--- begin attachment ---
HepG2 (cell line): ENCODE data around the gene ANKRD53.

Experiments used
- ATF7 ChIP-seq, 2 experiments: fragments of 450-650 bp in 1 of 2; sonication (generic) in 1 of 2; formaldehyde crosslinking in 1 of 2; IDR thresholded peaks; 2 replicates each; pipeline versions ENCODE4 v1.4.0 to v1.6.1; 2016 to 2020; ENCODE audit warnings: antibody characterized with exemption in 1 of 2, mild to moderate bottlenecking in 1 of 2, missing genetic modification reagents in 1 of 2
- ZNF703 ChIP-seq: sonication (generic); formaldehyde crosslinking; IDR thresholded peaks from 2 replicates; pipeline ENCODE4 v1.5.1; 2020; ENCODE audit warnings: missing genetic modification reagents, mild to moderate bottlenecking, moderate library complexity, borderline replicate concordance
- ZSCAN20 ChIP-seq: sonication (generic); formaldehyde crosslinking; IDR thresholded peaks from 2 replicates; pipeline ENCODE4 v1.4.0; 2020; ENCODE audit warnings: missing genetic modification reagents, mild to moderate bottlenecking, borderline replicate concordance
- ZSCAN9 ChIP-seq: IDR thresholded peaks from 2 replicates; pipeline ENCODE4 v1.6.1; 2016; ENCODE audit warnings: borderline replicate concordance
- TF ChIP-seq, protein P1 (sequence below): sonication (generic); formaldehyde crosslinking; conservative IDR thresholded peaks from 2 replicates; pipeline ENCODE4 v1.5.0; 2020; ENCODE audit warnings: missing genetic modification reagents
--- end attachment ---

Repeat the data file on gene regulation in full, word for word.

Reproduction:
HepG2 (cell line): ENCODE data around the gene ANKRD53.

Experiments used
- ATF7 ChIP-seq, 2 experiments: fragments of 450-650 bp in 1 of 2; sonication (generic) in 1 of 2; formaldehyde crosslinking in 1 of 2; IDR thresholded peaks; 2 replicates each; pipeline versions ENCODE4 v1.4.0 to v1.6.1; 2016 to 2020; ENCODE audit warnings: antibody characterized with exemption in 1 of 2, mild to moderate bottlenecking in 1 of 2, missing genetic modification reagents in 1 of 2
- ZNF703 ChIP-seq: sonication (generic); formaldehyde crosslinking; IDR thresholded peaks from 2 replicates; pipeline ENCODE4 v1.5.1; 2020; ENCODE audit warnings: missing genetic modification reagents, mild to moderate bottlenecking, moderate library complexity, borderline replicate concordance
- ZSCAN20 ChIP-seq: sonication (generic); formaldehyde crosslinking; IDR thresholded peaks from 2 replicates; pipeline ENCODE4 v1.4.0; 2020; ENCODE audit warnings: missing genetic modification reagents, mild to moderate bottlenecking, borderline replicate concordance
- ZSCAN9 ChIP-seq: IDR thresholded peaks from 2 replicates; pipeline ENCODE4 v1.6.1; 2016; ENCODE audit warnings: borderline replicate concordance
- TF ChIP-seq, protein P1 (sequence below): sonication (generic); formaldehyde crosslinking; conservative IDR thresholded peaks from 2 replicates; pipeline ENCODE4 v1.5.0; 2020; ENCODE audit warnings: missing genetic modification reagents